Morpho-biological diversity of Trypanosoma cruzi
has been known since Chagas' first works in 1909. Several further studies confirmed the morphological differences among the parasite strains, which were isolated from different reservoirs and vectors, as well as from human beings. In the early sixties, antigenic differences were found in the parasite strains from various sources. These differences, coupled to the observation of regional variations of the disease, led to the proposal of the term cruzi complex to designate the taxon T. cruzi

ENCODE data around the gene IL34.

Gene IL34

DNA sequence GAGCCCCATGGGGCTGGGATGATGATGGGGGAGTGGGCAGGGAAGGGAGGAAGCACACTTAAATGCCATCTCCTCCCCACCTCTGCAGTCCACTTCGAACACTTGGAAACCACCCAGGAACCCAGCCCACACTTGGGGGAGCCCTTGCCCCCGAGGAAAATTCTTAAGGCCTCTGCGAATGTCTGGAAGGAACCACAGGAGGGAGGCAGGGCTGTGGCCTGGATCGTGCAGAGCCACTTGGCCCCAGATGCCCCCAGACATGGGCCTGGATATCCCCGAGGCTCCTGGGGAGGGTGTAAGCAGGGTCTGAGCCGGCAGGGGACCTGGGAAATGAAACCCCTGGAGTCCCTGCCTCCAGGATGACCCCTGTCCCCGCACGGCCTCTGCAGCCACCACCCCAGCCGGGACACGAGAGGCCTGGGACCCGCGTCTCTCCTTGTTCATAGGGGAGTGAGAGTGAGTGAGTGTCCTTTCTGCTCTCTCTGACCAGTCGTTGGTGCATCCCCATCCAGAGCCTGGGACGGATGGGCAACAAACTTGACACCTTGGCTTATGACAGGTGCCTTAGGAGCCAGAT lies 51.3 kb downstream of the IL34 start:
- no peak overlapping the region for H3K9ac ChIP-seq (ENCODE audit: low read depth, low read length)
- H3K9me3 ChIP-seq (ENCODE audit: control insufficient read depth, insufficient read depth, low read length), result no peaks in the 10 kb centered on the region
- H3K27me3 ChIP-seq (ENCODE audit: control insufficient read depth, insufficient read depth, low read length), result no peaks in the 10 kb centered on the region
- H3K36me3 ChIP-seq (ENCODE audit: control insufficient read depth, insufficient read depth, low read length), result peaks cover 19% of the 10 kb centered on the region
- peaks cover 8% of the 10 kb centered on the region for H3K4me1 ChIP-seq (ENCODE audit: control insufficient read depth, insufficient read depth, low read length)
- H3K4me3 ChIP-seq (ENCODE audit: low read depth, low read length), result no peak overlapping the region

. Since then this protozoan has been typed in distinct biodemes, zymodemes and lineages which were consensually grouped into T. cruzi
I, T. cruzi
II and into non-grouped strains. T. cruzi
genotypic characterization, initially carried out by schizodeme analysis and more recently by various other techniques, has shown a great diversity of the parasite strains. In fact, T. cruzi
is formed by groups of heterogeneous sub-population, which present specific characteristics, including distinct histotropism. The interaction of the different infecting clones of the cruzi complex and the human host will determine the morbidity of the disease.